A federal mediator ordered that “supervisors and non-supervisors be compensated an equitable and fair amount of additional pay equal to the amount of money received by police officers and firefighters between July 1, 2013 and June 30, 2016” in a ruling between the City of Mesquite and Teamsters Local 14.

The ruling issued Aug. 10 culminates months of negotiations between the union and city that began in March 2015 after the Mesquite Police Officers Association union settled with the city in December 2014 and Teamsters #14 contract for Fire & Rescue was signed with the city in February 2015.

Police officers began receiving step increases retroactive to July 1, 2014 while Fire & Rescue employees also received step increases retroactive to July 1, 2013.

Teamsters Local #14 representing rank-and-file city employees say those increases kicked in a

“me too” clause in the contract that says “if any other group receives any monetary gain in the negotiated collective bargaining agreements for 2013/14 – 2015/16, other than for a necessary job reclassification, an equal monetary gain shall be given to all employees subject to this Agreement.”

City Attorney Bob Sweetin with city council approval argued back that the step increases did not constitute a wage increase, therefore, were not subject to the “me too” clause.

Arbitrator Byron Berry apparently agreed with the union saying in his ruling “It is the clear intention of this decision to make sure that any and all financial raises given to the police officers and firefighters …shall also be given to the members of Teamsters Local 14 for the time period of July 1, 2013 through June 30, 2016.”

Berry also cited that the aggregate average pay raise police officers received was 16.32 percent while firefighters received an average aggregate increase of 14.22 percent. Grant Davis, Vice President/Director of Operations, Teamsters Local #14, told the Mesquite Local News that should garner a 5 percent pay raise per year for city employees with a three year total of 15 percent retroactive to July 1, 2013.

Should that hold the city is not only on the hook for all the back pay but also for retroactive Public Employee Retirement System (PERS) contributions that runs at 27.5 percent of each employee’s gross pay per year.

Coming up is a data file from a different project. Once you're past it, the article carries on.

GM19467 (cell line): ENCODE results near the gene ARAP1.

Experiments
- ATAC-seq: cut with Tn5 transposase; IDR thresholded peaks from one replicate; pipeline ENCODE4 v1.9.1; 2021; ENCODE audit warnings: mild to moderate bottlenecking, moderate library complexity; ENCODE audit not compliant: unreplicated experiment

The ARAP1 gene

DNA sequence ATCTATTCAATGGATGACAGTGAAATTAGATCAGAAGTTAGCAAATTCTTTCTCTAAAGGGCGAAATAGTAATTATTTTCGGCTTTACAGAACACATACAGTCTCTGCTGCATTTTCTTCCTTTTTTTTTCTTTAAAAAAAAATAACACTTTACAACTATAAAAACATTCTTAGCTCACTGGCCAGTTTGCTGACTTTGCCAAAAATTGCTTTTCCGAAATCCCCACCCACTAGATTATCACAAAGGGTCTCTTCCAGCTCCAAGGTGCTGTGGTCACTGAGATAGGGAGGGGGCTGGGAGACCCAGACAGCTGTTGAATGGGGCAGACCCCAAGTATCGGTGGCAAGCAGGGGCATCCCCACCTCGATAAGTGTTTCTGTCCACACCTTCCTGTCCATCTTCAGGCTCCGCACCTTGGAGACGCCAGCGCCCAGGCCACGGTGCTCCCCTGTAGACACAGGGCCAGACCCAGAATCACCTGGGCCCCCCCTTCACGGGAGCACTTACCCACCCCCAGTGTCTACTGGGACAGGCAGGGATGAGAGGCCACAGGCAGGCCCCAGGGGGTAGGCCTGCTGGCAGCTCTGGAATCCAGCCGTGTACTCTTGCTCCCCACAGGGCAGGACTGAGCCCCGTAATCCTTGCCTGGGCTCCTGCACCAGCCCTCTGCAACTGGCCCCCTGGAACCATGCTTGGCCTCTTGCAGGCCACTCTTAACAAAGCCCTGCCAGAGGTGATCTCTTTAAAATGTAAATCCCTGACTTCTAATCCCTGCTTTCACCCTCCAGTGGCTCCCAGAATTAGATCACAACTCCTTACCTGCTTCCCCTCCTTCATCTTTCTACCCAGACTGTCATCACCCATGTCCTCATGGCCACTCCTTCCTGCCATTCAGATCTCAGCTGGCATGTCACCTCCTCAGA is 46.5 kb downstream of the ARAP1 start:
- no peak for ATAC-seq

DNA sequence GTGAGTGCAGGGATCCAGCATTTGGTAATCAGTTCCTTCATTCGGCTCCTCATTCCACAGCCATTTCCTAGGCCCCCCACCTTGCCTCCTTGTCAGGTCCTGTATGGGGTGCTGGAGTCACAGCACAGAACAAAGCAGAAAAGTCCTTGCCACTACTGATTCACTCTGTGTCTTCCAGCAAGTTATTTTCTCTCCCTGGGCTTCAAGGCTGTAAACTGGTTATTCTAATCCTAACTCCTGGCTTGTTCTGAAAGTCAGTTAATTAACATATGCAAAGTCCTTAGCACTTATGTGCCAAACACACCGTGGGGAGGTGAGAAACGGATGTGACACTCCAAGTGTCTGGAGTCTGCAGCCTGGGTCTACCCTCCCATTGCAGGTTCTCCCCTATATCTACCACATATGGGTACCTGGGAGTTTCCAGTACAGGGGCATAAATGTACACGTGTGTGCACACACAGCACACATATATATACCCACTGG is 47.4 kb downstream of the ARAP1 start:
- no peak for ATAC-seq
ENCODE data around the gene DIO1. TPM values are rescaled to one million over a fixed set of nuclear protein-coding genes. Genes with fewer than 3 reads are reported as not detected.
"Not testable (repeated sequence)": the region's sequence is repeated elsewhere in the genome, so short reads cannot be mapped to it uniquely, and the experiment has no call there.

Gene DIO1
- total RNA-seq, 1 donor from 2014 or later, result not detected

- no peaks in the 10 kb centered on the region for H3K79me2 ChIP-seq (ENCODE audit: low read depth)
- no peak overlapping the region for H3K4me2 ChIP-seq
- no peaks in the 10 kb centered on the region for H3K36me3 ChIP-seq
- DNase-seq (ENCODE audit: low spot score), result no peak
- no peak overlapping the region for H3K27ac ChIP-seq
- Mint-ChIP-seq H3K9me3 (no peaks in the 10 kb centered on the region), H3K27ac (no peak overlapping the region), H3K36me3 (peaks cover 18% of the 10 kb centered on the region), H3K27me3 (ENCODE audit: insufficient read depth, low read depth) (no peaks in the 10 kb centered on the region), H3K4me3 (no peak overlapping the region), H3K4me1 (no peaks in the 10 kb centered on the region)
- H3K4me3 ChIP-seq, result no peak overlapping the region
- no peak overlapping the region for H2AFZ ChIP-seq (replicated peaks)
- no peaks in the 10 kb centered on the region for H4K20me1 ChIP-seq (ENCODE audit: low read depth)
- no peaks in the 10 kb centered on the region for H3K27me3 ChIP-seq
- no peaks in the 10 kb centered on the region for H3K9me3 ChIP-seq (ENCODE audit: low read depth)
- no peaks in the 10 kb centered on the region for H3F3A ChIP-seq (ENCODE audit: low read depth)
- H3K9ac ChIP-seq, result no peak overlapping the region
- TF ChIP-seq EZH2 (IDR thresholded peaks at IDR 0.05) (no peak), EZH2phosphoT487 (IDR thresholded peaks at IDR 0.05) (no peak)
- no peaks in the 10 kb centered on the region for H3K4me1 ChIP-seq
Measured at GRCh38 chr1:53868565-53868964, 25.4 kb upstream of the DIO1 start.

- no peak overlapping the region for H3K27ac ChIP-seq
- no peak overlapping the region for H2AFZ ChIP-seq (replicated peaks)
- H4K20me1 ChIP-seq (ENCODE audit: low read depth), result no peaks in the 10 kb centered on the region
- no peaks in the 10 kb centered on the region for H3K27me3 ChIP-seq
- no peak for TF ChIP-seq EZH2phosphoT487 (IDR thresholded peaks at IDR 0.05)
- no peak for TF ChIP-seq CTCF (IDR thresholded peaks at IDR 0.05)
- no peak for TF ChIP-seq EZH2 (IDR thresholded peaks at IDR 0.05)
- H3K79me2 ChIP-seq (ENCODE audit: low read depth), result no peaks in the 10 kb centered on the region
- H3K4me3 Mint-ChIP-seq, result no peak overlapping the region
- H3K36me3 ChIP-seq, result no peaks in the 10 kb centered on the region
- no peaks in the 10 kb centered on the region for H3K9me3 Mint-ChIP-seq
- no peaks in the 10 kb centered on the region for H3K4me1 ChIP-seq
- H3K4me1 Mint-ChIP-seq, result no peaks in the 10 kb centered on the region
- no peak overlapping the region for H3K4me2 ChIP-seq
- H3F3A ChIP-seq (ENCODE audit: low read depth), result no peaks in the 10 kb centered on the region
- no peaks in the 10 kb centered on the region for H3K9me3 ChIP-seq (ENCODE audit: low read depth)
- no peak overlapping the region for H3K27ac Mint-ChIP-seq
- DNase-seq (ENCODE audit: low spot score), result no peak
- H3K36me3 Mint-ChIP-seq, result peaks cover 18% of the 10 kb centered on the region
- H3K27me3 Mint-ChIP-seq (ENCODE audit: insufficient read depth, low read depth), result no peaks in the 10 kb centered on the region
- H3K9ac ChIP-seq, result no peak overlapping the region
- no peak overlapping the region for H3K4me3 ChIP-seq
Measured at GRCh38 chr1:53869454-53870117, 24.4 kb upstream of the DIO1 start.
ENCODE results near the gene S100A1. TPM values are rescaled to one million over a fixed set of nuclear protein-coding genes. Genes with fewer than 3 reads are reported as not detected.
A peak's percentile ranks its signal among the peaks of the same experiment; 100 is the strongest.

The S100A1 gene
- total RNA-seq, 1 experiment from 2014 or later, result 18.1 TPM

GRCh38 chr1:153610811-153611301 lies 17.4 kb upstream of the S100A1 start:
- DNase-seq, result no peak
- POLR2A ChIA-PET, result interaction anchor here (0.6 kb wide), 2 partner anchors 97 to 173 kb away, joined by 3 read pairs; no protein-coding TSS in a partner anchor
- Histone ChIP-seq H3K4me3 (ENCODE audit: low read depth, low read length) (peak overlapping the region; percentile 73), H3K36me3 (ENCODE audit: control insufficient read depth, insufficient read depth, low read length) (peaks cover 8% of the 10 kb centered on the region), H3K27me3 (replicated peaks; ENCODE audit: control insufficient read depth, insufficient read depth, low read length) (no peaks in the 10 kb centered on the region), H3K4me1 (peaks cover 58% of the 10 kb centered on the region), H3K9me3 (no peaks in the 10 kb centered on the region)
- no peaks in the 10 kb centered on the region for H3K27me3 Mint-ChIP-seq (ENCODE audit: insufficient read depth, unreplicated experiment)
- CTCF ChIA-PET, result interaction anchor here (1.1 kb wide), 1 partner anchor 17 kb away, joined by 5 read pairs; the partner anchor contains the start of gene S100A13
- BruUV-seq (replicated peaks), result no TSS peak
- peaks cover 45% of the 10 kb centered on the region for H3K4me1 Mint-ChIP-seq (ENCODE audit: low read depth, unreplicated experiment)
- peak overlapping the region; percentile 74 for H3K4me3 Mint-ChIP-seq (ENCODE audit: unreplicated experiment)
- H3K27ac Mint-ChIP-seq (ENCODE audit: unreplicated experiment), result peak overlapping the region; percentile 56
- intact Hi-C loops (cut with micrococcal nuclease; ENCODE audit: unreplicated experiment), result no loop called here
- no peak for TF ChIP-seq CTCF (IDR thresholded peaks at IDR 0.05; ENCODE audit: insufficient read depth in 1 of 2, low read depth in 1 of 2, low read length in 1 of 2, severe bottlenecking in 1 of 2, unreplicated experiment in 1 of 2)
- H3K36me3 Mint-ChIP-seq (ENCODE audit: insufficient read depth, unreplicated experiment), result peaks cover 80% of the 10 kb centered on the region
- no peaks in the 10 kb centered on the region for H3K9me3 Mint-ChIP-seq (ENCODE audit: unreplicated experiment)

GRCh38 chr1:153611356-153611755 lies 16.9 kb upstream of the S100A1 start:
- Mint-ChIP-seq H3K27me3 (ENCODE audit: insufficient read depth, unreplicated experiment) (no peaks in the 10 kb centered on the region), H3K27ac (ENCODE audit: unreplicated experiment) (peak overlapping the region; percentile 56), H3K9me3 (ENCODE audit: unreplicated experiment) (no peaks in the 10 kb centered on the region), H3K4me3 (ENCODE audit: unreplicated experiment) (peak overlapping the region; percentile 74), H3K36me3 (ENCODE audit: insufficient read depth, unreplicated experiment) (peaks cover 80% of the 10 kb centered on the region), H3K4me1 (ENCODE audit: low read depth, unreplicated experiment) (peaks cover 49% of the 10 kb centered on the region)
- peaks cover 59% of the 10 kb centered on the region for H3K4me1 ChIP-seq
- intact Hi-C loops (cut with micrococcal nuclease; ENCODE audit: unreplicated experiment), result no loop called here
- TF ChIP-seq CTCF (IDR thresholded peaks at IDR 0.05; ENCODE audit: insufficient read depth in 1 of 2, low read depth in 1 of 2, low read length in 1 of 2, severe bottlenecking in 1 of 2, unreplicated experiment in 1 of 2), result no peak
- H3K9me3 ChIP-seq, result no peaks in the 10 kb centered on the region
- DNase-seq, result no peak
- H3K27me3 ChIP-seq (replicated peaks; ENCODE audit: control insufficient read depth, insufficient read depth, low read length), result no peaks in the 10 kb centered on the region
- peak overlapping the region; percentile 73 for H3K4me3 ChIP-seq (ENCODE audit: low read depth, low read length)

Davis previously estimated the city will owe somewhere between $728,929 and $749,490 depending on the exact final numbers of the pay raises.

Sweetin said the arbitrator’s ruling is “something the city already agreed with that the employees deserved some sort of raise. That they wouldn’t has never been at play. Now we have spent a bunch of money for an arbitrator to tell us ‘figure out the amount.’ But the Teamsters have never given us a hard number to work with. The union can’t pinpoint how much money they want. They just say ‘a lot.’ Hopefully, this decision shows the union that we can get to a number that works for everybody.”

Sweetin told the MLN that in all likelihood the city will appeal the arbitrator’s reasoning used in the ruling in district court. “We will have a meeting with the council and mayor to determine what they want to do and where they want to go from here,” Sweetin said. Davis says the contract holds a clause that any arbitration ruling is final and therefore not subject to appeal.

“We will have a meeting with all of the union members to have them vote on this ruling,” Davis said. “We realize there are long-term impacts of this and we know we have to work with the city.”

Davis said the union had previously offered to make the pay raises retroactive to 2014, not 2013, presumably saving the city a year’s worth of raises. He also said the raises for 2014 and 2015 would have been “a bonus” and not classified as salary thus negating the PERS contributions on them.

Sweetin said previous union offers “never cited an absolute number so we never knew exactly what they were offering that we could work from.”

He added that the union rejected a previous offer from the city because it wanted to tie a ‘no layoff’ clause to the agreement. “We couldn’t guarantee no layoffs,” Sweetin said “because there were going to have to be layoffs at the number we offered. No layoffs would have bankrupted the city in three years.”

The second point of contention involved in the arbitration was the city’s contention that the union never filed a formal grievance against the city regarding the pay raise issue. Arbitrator Berry ruled that an email sent by the Teamsters to city officials on March 10, 2015 “met the definition of a grievance” and that anything more formal “would have been futile and the law does not require the doing of a futile act.”

City employees are currently working without a contract since the one under dispute expired June 30. Davis says the union would like to extend the old contract two years and not begin negotiations on a new one just yet. Sweetin says the city is fine without either extending the old contract or negotiating a new one. “We are laser-focused on getting the current issues settled and agreed on,” he added.

“The city has gone to great lengths to come to a conclusion of this. The city has made offers to the union that they were not prepared to decide on. The city has been prepared at every step of the way to actually get a deal done. The union has simply attempted to prolong things to draw as much money as they can out of the city. They need to come to the table and agree on a deal in good faith which is something they haven’t done,” Sweetin said.